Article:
Kurdistan’s famed Peshmerga army has gone from its founding back in the 1920s as essentially little more than a rural guerrilla band, to a 21st century Middle Eastern military powerhouse.
With the actual translation of the word “Peshmerga” to the Kurdish tongue meaning “Those who face death“, these mountain warriors proved their mettle during the US-led coalition fight against the ISIS terrorist organization as well as taking the fight to other pro-Iranian militias inside the borders of Iraq.
Keeping in mind that the Kurdish homeland stretches from Eastern Azerbaijan to Northeast Syria to nearly all of Eastern Iran’s border with Iraq, Kurdistan encompasses nearly all of North and East Iraq as well as a huge swath of Southeast Turkey, Iraqi Kurdistan does have a modicum of independence.
Since the US and coalition forces invaded and eventually overthrew Iraqi dictator Saddam Hussein, the United States has ensured that the autonomous area officially known as the Kurdistan Region enjoys at least a certain degree of semi-independence from the Baghdad central government.
Despite being smack-dab in the middle of the Muslim World, much of it steeped in militant Islamic fundamentalism, the overwhelmingly Muslim population of Kurdistan has proven they are far from the same mindset as most of their neighbors.
During the war with ISIS, the Kurds not only made a point of protecting the Christian and Yazidi minorities within their borders, but also incorporated a number of Christian and Yazidi militias into the Peshmerga.
With all that aside, the US Central Command is reporting (via the Command’s Public Information Office) that Kurdistan’s Peshmerga has also completed another regional first;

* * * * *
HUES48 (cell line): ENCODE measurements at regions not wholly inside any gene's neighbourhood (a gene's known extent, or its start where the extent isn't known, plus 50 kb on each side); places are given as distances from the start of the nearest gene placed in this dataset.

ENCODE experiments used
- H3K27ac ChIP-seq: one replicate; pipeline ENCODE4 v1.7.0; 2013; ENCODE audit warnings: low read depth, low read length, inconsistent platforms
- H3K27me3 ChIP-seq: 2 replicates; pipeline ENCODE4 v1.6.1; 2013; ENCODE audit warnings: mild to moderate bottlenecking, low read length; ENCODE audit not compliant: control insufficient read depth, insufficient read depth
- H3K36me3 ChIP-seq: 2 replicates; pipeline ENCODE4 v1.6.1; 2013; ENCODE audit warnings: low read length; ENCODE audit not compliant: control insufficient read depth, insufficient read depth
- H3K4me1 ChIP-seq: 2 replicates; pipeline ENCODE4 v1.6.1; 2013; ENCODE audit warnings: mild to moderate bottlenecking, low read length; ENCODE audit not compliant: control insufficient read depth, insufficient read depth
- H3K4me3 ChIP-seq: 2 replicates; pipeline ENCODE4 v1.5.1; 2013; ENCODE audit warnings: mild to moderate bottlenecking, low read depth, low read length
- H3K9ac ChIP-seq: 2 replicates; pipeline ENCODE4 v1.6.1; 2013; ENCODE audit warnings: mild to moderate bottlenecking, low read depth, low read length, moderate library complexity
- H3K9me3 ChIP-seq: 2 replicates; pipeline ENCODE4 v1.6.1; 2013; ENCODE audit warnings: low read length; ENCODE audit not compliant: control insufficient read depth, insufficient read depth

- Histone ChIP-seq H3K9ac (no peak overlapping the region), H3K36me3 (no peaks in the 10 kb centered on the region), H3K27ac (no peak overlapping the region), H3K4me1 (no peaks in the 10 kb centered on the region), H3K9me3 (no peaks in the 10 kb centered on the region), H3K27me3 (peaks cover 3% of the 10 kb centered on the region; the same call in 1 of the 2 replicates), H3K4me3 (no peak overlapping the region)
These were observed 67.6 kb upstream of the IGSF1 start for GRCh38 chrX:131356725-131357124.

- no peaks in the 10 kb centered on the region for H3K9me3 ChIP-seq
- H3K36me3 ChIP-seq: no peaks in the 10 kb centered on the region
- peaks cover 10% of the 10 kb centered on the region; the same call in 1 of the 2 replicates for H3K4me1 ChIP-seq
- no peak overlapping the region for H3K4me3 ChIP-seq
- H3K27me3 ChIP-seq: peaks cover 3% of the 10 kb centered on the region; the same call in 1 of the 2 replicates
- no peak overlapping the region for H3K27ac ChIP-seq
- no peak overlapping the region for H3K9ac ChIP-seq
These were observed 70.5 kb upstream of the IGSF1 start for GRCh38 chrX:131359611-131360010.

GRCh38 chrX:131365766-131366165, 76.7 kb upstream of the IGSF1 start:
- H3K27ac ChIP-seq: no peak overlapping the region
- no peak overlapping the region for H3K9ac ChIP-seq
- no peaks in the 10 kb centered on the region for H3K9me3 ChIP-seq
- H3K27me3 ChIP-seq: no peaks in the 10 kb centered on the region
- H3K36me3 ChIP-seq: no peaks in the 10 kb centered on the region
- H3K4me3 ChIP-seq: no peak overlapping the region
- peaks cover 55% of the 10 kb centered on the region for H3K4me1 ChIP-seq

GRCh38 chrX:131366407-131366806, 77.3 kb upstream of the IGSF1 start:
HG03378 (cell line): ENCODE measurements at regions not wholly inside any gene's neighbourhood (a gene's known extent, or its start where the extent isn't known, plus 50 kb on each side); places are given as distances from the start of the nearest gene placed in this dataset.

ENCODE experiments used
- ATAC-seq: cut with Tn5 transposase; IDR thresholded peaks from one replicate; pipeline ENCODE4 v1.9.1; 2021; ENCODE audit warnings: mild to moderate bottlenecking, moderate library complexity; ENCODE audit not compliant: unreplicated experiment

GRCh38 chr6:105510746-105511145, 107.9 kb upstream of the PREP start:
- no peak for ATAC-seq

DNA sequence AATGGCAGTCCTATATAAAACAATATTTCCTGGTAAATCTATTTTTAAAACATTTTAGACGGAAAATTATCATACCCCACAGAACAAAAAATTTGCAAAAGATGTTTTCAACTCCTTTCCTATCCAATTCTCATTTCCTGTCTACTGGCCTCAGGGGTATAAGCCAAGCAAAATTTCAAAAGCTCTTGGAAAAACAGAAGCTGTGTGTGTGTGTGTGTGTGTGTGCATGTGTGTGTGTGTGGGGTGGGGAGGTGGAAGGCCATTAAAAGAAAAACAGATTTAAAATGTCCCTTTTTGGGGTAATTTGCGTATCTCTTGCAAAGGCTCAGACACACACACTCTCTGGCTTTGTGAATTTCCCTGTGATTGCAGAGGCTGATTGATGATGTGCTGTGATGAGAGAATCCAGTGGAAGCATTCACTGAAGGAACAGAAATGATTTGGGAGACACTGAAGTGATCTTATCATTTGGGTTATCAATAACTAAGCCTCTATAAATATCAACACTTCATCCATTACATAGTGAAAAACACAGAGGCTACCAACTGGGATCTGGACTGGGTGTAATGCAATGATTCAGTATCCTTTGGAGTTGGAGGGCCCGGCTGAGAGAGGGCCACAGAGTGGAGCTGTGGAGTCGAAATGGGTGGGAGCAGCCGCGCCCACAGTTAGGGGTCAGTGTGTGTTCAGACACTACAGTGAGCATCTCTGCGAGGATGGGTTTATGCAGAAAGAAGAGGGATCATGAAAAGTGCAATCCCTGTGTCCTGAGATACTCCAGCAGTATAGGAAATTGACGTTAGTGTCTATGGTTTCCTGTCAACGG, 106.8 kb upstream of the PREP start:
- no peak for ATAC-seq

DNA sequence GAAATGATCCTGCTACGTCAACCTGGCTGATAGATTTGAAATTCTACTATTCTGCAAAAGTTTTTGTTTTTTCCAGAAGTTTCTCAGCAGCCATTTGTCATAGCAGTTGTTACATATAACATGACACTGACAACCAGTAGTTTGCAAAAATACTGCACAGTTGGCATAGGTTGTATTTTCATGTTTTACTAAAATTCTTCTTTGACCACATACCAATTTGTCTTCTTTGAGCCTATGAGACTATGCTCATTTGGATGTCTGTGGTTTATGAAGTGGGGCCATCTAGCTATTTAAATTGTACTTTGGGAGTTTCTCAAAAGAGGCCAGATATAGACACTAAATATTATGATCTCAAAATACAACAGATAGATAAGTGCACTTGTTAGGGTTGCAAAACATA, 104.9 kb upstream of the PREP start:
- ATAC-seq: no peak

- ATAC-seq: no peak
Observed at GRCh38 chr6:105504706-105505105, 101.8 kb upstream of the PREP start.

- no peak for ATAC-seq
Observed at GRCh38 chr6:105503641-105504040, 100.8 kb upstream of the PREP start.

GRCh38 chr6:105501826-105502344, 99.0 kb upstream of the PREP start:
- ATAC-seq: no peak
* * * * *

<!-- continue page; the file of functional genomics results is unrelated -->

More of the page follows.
Milestones mark a journey and Kurdish security forces continued to move forward in November with the graduation of their first female military instructors in the region.
More than a dozen women in the Peshmerga are now certified to teach their fellow soldiers various skills and classes, including weapons, basic first aid, the law of armed conflict and preventing gender-based violence.
In Erbil, Iraq, the four who graduated at the Bnaslawa training center during a packed morning ceremony Nov. 28, 2019, had spent three months improving their knowledge and abilities to earn the coveted instructor patch.
“Srme,” who did not use her full name for security reasons, has fought Daesh militants for eight years. As a teen, she first volunteered for front line combat and served with no military training for six months before joining the Peshmerga.
Her new title gives her the opportunity to provide newer soldiers – both male and female – the lessons they need to continue the fight. Having already reached a rank equivalent to sergeant, she said she was proud to earn the additional distinction.
“For a woman to teach males is a big deal for us,” Srme said.
Graduates of the Advanced Instructor Course leave and become subject-matter experts for their units or stay and take the additional Master Training Course to become teachers at the center. The ceremony was barely over before Srme was already speaking to the school’s leadership about her ambition to join the master course.
Italian Army Col. Giuseppe Levato, Multi-National Kurdish Training Coordination Center commander, estimated that women make up less than 1 percent of the Kurdish security forces, but a variety of reforms planned by the government are expected to increase their number.
Another dozen female Peshmerga are expected to graduate from a KTCC combat medic course this month.